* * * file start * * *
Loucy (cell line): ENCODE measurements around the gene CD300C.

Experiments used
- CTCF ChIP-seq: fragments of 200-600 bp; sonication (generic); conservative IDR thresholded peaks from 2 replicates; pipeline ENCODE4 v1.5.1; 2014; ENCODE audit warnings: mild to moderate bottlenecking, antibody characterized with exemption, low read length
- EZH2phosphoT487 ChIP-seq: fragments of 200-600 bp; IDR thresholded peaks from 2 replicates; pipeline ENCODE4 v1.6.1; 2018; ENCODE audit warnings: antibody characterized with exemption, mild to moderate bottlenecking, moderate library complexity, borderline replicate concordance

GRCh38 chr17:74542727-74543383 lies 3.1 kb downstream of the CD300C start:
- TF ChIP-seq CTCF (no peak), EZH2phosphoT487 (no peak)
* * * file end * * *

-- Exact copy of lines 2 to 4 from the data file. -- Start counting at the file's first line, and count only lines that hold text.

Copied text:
Experiments used
- CTCF ChIP-seq: fragments of 200-600 bp; sonication (generic); conservative IDR thresholded peaks from 2 replicates; pipeline ENCODE4 v1.5.1; 2014; ENCODE audit warnings: mild to moderate bottlenecking, antibody characterized with exemption, low read length
- EZH2phosphoT487 ChIP-seq: fragments of 200-600 bp; IDR thresholded peaks from 2 replicates; pipeline ENCODE4 v1.6.1; 2018; ENCODE audit warnings: antibody characterized with exemption, mild to moderate bottlenecking, moderate library complexity, borderline replicate concordance